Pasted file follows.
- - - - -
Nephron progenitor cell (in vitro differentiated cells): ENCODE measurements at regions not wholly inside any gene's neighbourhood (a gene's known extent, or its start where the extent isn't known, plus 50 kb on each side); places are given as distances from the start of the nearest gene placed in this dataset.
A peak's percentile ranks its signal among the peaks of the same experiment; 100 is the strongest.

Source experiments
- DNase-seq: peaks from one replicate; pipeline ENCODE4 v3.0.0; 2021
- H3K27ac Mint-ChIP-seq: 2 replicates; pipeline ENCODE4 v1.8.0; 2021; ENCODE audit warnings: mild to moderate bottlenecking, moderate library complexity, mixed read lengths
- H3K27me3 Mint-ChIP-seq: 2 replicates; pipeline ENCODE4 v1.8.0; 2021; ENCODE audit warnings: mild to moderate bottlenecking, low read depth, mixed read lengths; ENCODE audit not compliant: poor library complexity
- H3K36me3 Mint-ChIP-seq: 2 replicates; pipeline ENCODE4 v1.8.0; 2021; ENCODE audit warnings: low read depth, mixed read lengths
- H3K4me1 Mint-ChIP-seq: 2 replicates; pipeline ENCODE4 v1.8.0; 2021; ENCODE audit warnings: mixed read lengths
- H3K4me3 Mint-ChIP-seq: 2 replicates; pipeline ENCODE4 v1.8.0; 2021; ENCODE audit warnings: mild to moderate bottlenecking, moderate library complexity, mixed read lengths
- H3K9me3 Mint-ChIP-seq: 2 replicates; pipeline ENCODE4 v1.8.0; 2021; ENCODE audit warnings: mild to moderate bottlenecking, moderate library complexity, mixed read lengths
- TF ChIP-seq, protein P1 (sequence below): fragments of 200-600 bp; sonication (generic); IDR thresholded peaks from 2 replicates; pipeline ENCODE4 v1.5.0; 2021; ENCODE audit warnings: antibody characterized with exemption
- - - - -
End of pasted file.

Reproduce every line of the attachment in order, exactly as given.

Nephron progenitor cell (in vitro differentiated cells): ENCODE measurements at regions not wholly inside any gene's neighbourhood (a gene's known extent, or its start where the extent isn't known, plus 50 kb on each side); places are given as distances from the start of the nearest gene placed in this dataset.
A peak's percentile ranks its signal among the peaks of the same experiment; 100 is the strongest.

Source experiments
- DNase-seq: peaks from one replicate; pipeline ENCODE4 v3.0.0; 2021
- H3K27ac Mint-ChIP-seq: 2 replicates; pipeline ENCODE4 v1.8.0; 2021; ENCODE audit warnings: mild to moderate bottlenecking, moderate library complexity, mixed read lengths
- H3K27me3 Mint-ChIP-seq: 2 replicates; pipeline ENCODE4 v1.8.0; 2021; ENCODE audit warnings: mild to moderate bottlenecking, low read depth, mixed read lengths; ENCODE audit not compliant: poor library complexity
- H3K36me3 Mint-ChIP-seq: 2 replicates; pipeline ENCODE4 v1.8.0; 2021; ENCODE audit warnings: low read depth, mixed read lengths
- H3K4me1 Mint-ChIP-seq: 2 replicates; pipeline ENCODE4 v1.8.0; 2021; ENCODE audit warnings: mixed read lengths
- H3K4me3 Mint-ChIP-seq: 2 replicates; pipeline ENCODE4 v1.8.0; 2021; ENCODE audit warnings: mild to moderate bottlenecking, moderate library complexity, mixed read lengths
- H3K9me3 Mint-ChIP-seq: 2 replicates; pipeline ENCODE4 v1.8.0; 2021; ENCODE audit warnings: mild to moderate bottlenecking, moderate library complexity, mixed read lengths
- TF ChIP-seq, protein P1 (sequence below): fragments of 200-600 bp; sonication (generic); IDR thresholded peaks from 2 replicates; pipeline ENCODE4 v1.5.0; 2021; ENCODE audit warnings: antibody characterized with exemption